Figure 4: Illustration of views loaded into regions at run time

The views can be loaded into the regions in one of two different ways: view discovery or view injection. Using a view discovery approach, the views are registered by their modules against a named region. When that region needs to be filled at run time, the shell (or the parent view) asks the RegionManager if there are any views that have registered to appear in that region. The views are then automatically created and displayed within the proper region. The module's only interaction in view discovery is this registration process.

View discovery is the simpler of the two methods. The alternate approach, view injection, is more complex but allows more explicit control, because the modules actually add or remove their views from the regions instead of simply registering for the named region. In view injection, the module accesses the RegionManager to look up a region, and then can inject or remove views from the region based on various programmatic decisions.

Views can contain child regions, and they're often implemented using a separated presentation pattern such as MVVM.

Model View ViewModel

The MVVM pattern is a specialized version of the presentation model pattern. (For a full explanation of the presentation model pattern, see Martin Fowler's website. The MVVM pattern has become popular for use in Silverlight and WPF applications because it really takes advantage of the extensive databinding capabilities of these platforms. This built in databinding can be used to attain a clean separation between the view and its underlying data model. Using MVVM helps reduce the coupling between the logic and the presentation by having the view bind its DataContext to the ViewModel. This decoupling allows the UI to be independently developed and tested by substituting mock objects in your unit tests. There are many great resources and many opinions about the exact minutiae of implementing the MVVM pattern, but I'll give you a quick overview of each of the pieces as I've implemented them in the sample project.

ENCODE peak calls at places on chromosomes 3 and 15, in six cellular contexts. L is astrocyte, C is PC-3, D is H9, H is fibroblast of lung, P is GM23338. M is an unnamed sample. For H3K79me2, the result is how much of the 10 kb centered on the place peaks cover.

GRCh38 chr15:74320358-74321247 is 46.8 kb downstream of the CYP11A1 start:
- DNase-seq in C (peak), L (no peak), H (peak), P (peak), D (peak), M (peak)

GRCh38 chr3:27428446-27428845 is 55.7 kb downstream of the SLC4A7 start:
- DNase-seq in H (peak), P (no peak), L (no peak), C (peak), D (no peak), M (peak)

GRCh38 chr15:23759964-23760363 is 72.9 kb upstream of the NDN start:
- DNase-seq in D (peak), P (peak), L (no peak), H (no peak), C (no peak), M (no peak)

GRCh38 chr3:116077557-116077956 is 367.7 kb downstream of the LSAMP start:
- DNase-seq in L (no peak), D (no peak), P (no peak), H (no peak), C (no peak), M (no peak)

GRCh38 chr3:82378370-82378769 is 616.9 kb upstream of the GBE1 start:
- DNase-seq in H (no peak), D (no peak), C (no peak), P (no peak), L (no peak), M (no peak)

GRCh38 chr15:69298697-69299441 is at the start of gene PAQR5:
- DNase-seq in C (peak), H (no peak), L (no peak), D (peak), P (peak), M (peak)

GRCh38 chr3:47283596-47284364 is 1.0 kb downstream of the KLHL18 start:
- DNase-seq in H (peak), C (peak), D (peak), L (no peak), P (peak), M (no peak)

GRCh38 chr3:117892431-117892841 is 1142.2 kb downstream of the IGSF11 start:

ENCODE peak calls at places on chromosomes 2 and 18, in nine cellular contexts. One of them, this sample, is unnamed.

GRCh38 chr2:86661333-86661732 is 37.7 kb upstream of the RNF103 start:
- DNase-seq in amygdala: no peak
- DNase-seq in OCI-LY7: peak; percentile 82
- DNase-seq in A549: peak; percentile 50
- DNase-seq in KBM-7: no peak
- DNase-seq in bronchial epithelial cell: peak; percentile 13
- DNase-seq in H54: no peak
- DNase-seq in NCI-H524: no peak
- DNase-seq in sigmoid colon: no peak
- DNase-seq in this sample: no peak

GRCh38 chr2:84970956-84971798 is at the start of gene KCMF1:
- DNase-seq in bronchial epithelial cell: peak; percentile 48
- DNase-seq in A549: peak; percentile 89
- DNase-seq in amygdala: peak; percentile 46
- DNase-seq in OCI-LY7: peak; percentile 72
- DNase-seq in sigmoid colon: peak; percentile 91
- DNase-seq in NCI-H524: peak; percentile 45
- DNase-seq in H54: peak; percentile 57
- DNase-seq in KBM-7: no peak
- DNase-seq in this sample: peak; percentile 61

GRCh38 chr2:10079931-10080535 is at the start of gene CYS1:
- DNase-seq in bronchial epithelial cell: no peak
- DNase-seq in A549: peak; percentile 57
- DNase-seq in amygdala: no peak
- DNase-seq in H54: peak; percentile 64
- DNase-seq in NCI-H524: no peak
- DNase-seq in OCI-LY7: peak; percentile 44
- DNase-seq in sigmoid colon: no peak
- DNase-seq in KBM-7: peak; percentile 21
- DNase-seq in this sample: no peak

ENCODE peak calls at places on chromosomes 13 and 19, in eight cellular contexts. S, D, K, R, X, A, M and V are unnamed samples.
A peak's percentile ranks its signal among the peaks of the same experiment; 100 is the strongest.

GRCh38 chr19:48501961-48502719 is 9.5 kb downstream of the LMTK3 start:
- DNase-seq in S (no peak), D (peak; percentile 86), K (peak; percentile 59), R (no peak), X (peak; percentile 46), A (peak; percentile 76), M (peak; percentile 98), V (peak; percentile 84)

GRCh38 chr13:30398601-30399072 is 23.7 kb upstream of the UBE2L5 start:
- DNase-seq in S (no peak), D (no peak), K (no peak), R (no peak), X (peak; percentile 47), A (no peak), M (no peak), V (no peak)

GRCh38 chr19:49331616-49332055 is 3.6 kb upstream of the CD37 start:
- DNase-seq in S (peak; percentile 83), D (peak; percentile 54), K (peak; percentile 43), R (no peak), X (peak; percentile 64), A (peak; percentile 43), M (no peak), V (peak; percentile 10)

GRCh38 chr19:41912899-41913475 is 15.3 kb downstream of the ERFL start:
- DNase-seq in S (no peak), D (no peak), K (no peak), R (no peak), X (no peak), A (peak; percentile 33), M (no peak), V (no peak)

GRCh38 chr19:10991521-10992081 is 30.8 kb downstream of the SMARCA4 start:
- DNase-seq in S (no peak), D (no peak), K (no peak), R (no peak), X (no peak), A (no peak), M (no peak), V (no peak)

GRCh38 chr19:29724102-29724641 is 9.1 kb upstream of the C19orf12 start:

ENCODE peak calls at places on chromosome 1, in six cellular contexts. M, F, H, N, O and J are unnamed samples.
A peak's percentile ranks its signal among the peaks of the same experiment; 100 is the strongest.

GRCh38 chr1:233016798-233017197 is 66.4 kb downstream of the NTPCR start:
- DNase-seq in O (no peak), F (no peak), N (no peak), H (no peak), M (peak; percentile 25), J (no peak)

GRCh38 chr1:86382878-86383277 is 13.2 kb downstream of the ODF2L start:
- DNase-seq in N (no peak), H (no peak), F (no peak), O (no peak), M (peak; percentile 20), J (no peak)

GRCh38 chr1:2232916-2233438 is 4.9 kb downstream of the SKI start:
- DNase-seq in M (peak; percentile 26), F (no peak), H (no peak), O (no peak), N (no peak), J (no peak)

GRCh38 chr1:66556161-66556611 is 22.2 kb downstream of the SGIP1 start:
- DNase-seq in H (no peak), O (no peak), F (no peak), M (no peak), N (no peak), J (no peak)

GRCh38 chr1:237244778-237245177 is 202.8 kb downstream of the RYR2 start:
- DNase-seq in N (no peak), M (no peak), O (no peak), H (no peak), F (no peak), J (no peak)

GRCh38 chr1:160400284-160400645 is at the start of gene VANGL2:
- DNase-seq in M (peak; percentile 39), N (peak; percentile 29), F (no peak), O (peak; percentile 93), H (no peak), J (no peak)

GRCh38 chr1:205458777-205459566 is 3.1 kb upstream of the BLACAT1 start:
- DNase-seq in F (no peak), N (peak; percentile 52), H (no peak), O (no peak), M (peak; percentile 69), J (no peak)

The model is the underlying representation of your domain objects. The model communicates with the ViewModel, but never with the view. In my example, the Forecast and ForecastDay classes are the models. The view is the actual visual UI and communicates only with its ViewModel. There's generally a one-to-one correspondence between the views and their ViewModels. The view gets both its data and its command actions by databinding its DataContext to its accompanying ViewModel. In your views, you should strive to have little or no code in the code-behind files. UI Designers can independently build and modify the views.

ViewModels sit between the view and the model. ViewModels expose their data and various actions to the view using bindable properties. ViewModels (or a ViewModel base class) will typically implement the INotifyPropertyChanged Interface to notify the UI when the data has changed. Collections in a ViewModel will often be of type ObservableCollection since this collection already implements the INotifyCollectionChanged interface, as illustrated in Figure 5.

Figure 5: Illustration of implementation of the INotifyCollectionChanged interface


I mentioned that modules can contain both services and views. These services are non-visual objects that exist to provide some centralized functionality to a module, multiple modules, or an entire application. When the module is initialized by the bootstrapper, it registers its services with the DI container. The module gets a reference to the DI container by specifying the container as a parameter of its constructor (the constructor injection). Here's an example of an injected container and the module registering its service in the initialize method:

private readonly IUnityContainer _container;

public SearchModule(IUnityContainer container)
_container = container;

public void Initialize()